Location-based offers popular for petrol and food
Tuesday, June 7, 2011/
Two thirds of Australian consumers like to receive location-based offers when shopping, according to a new report, with petrol, restaurants, groceries and fast food the most popular items for location-aware advertisements.
Market research company Galaxy Research conducted a survey on behalf of NAVTEQ, a global provider of digital maps and map content.
The survey, based on the responses of 606 Australians, reveals two-thirds of consumers find it appealing to receive location-based offers on their mobile phones when shopping.
When asked what types of products they would most like to receive location-aware ads for 51% identified petrol discounts, followed by meal and restaurant discounts, groceries and fast food.
NAVTEQ says location-based advertising, via smartphones, presents a range of exciting marketing opportunities for businesses to reach consumers.
Kirk Mitchell, NAVTEQ vice president of Oceania sales, says advertising is not only going mobile, it is going local.
“Australians are open to receiving location-based discounts and promotions, in the form of display advertising on the phone, as long as they offer real and immediate value,” Mitchell says.
“When offers are location-targeted, they become that much more relevant for a consumer.”
The survey also reveals that GPS usage on smartphones is on the rise, with 70% of respondents saying they use GPS capabilities two to three times a month or more.
While GPS is most commonly used to get directions while driving, more consumers are relying on GPS to identify the location of shops and restaurants.
“As GPS integration on phones continues to increase, location targeting presents an unprecedented opportunity for advertisers to target consumers when they are near a point of purchase and then route them to a merchant’s location,” Mitchell says.
“This level of contextual targeting transforms mobile into a direct response channel for bricks and mortar merchants.”
The survey also assessed the appeal of an opt-in function, which allows consumers to decide if and when they would want to receive ads to their phone, sent by SMS.
According to the survey, 75% of mobile phone users are willing to use this function, with 34% saying they would permanently leave the application switched on.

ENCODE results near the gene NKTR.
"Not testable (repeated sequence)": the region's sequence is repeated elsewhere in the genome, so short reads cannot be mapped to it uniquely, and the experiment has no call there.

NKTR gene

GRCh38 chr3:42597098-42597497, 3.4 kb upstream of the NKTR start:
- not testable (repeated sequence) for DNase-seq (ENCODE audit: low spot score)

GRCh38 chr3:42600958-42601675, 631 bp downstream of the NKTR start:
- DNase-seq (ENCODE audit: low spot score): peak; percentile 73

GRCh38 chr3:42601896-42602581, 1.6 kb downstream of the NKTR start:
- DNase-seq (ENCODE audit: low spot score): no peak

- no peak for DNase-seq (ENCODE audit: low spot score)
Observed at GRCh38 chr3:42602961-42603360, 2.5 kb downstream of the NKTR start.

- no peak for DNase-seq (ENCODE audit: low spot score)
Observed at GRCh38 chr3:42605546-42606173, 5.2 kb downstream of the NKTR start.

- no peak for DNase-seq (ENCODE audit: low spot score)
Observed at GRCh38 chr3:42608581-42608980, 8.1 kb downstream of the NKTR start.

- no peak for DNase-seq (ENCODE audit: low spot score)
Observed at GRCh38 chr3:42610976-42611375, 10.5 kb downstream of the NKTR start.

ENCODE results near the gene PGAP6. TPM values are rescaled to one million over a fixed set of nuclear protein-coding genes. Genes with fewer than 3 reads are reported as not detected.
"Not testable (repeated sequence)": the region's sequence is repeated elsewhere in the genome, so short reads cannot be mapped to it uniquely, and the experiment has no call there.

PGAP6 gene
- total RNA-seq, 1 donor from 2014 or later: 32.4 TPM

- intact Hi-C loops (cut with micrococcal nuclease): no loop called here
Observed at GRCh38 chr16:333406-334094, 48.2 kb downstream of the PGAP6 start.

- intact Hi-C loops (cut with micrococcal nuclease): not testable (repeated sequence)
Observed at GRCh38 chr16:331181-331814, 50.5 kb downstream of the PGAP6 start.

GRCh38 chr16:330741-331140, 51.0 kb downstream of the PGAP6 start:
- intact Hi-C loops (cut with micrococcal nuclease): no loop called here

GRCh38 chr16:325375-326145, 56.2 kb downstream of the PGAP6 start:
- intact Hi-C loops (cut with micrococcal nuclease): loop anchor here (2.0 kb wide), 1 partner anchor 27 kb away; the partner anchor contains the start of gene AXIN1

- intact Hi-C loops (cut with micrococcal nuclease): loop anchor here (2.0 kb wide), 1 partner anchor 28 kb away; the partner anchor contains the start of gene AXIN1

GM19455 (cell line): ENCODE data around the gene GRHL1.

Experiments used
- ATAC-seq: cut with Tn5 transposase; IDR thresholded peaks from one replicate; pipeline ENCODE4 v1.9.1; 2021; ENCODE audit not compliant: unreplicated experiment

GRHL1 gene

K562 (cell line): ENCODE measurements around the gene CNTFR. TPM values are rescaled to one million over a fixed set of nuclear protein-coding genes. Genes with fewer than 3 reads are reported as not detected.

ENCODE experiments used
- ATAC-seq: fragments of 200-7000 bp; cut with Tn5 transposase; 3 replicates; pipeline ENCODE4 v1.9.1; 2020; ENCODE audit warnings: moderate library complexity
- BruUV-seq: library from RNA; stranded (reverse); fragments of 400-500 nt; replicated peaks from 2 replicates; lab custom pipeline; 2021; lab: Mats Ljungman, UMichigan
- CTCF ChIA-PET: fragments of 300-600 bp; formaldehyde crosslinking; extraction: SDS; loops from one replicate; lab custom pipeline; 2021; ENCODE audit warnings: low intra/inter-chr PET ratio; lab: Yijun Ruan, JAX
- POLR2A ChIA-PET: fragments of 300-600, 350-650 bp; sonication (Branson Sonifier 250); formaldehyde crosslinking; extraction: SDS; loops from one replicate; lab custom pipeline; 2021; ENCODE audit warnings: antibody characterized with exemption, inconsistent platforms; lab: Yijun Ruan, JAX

A further 41% would opt-in when shopping; 83% of those aged 18 to 34 indicated they would use the function, with 49% switching it on when shopping, suggesting younger users are more inclined to accept location-aware mobile offers.
Mat Baxter, chief executive of media agency Universal McCann, says location-based services are undoubtedly seen as a “key development on the horizon” for the advertising industry.
“Location targeting enables the advertiser to meet consumers where they are at times of great relevance in the consumer experience, at the point of purchase,” McCann says.
“This type of contextual advertising offers real value to advertisers and consumers alike, which in turn leads to greater conversion and a better experience with the brand.”
From the frontlines
Alan Jones: How to raise investment for a startup with no customers and no revenue Alan Jones M8 Ventures partner
Canva's Melanie Perkins has 10 tips for startups with 'crazy-big dreams' Melanie Perkins Canva co-founder
Why Up's transgender controversy shows there can be no separation between founders and their companies Joan Westenberg StartupSmart columnist
Take a stand: Why being neutral hurts profitability and engagement Steven Maarbani VentureCrowd executive director
The power of passion: Naked Wines' co-founder reflects on what made the startup successful Peta Jecks Naked Wines co-founder
Hipsters, hustlers and hackers: Three instances of everyday bias in startupland Theresa Lim Play2Lead founder
Diversity and coaching will rid the banking sector of its toxic culture problem Hema Kangeson inSpur founder
Why you should find the right role for the right person — not the other way around Bruce Stronge Outfit founder